Every fan has unrealistic expectations for their favorite team — even NBA superstars.
Star Cavaliers guard Donovan Mitchell, who’s made no secret of his Mets fandom, was of the many fans disappointed by the team’s selloff, which signaled they will likely not be gunning for a championship in 2024.
Mitchell first tweeted a photoshopped picture of two-way sensation — and upcoming free agent — Shohei Ohtani donning a Mets uniform, captioning the image, “Soon,” and adding a laughing emoji and exclamation mark.
Then, Mitchell realized he needed to change course, responding to a quote from Max Scherzer that detailed the Mets’ shifting competitive strategy in which they will focus on 2025 and 2026.
“Please excuse my last tweet,” he backtracked, adding some more laughing emojis for good measure.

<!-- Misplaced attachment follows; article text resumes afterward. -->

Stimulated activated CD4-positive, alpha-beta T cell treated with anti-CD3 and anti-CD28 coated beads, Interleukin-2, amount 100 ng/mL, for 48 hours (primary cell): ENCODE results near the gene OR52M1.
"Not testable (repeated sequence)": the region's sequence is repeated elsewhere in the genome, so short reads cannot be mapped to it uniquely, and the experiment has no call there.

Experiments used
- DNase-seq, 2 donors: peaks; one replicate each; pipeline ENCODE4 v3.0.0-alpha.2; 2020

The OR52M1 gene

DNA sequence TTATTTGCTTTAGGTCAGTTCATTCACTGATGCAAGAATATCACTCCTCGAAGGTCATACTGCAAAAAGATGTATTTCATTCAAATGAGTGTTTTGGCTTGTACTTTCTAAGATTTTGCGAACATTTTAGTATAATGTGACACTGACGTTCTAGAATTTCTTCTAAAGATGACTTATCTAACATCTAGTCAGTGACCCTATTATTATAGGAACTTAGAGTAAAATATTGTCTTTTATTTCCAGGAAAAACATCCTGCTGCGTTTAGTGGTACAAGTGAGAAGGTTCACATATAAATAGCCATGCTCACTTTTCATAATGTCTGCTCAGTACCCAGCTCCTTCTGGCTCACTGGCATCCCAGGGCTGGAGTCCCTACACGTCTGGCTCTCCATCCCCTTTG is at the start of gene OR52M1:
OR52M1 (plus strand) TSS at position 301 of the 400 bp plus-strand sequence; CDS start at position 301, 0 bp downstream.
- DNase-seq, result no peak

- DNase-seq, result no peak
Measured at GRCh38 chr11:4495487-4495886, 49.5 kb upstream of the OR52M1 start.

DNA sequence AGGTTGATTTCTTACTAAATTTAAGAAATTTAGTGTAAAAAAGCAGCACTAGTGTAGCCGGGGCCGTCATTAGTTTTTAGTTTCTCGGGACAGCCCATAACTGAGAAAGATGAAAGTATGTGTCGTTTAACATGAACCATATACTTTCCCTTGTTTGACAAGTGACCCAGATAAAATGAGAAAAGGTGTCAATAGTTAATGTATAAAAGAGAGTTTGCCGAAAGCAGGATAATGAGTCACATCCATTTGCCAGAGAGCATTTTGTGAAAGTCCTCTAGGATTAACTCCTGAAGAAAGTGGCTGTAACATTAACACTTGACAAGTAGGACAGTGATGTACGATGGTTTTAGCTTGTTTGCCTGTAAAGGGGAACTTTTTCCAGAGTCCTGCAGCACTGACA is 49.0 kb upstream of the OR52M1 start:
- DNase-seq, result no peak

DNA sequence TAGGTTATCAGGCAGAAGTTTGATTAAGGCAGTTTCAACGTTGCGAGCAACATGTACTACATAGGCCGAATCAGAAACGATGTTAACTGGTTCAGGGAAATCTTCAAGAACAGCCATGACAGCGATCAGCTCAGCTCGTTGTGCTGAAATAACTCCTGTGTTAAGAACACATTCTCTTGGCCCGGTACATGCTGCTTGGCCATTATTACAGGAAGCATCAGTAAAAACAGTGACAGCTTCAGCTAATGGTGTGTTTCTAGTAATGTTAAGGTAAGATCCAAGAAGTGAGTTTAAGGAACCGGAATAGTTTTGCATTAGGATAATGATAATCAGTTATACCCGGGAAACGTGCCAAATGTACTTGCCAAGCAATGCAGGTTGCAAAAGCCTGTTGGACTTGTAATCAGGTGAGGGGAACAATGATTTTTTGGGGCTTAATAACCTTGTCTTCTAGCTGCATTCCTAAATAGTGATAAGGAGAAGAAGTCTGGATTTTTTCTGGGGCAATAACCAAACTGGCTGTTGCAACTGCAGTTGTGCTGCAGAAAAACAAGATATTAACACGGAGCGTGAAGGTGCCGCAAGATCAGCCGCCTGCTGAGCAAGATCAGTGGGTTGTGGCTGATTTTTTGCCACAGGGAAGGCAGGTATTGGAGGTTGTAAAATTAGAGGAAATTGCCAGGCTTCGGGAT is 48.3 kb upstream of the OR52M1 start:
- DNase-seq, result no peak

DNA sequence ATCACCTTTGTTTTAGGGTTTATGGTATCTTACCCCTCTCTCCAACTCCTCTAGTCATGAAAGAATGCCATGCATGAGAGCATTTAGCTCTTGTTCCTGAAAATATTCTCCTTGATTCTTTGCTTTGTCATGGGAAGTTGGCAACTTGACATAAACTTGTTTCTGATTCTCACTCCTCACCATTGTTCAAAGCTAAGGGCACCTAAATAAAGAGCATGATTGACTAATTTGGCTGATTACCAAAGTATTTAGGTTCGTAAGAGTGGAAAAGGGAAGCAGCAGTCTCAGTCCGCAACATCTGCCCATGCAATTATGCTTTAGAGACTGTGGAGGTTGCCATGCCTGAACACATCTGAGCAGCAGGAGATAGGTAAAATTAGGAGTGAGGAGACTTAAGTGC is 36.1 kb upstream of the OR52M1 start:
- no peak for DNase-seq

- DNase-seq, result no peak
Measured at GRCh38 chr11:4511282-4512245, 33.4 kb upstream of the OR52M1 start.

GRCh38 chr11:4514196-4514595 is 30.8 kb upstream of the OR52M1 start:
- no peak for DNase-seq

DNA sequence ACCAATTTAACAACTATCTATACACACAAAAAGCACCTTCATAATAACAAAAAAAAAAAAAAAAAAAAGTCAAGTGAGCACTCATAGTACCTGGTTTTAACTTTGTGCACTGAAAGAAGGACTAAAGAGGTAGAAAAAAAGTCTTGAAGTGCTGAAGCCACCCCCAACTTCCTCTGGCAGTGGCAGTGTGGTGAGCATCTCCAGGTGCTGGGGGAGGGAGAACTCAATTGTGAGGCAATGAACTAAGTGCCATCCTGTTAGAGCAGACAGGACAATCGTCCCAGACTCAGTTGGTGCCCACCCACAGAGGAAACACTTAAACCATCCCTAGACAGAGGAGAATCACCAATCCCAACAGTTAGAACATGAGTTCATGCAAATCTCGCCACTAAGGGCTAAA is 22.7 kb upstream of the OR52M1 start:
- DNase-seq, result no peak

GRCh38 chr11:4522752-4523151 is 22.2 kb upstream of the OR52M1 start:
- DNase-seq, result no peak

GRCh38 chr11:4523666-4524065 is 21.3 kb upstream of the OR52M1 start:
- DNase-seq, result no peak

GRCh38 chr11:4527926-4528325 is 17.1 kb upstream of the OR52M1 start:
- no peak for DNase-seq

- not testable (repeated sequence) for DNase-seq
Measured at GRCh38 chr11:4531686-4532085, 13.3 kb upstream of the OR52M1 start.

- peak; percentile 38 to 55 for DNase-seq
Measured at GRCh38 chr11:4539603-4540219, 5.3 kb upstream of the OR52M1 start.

Perhaps no team had a more impactful trade deadline than the Mets, who have fully committed to selling off talent this year in dealing future Hall-of-Fame aces Scherzer and Justin Verlander along with David Robertson, Tommy Pham, Mark Canha and Dominic Leone.
Despite the team’s record $348 million payroll, recent reporting has suggested there’s no coming back for the 50-55 Mets, who will now focus on using their recently acquired prospect depth to supplement a core of Francisco Lindor, Brandon Nimmo, Francisco Alvarez and Pete Alonso.
“Because of where everybody is at within their contract situation, age, everything, Billy and Steve had to do a different vision now. The math changed on them. They wanted to be able to flip guys for prospects and so they were willing to — I assume they still are looking to be able to trade guys off the roster to try to get more players that are going to be with them in those seasons in 2025 and 2026 that can help them win then,” Scherzer told reporters in Texas on Tuesday.
Mets owner Steve Cohen explained to The Post’s Jon Heyman on Tuesday that the team likely will have a better chance to make a run in 2025 and 2026, which seemed to confirm Scherzer’s comments.
“We will be competitive in ’24 but I think 25-26 is when our young talent makes an impact,” Cohen wrote. “Lots of pitching in free agency in ’24. More payroll flexibility in ’25. Got a lot of dead money in ’24.”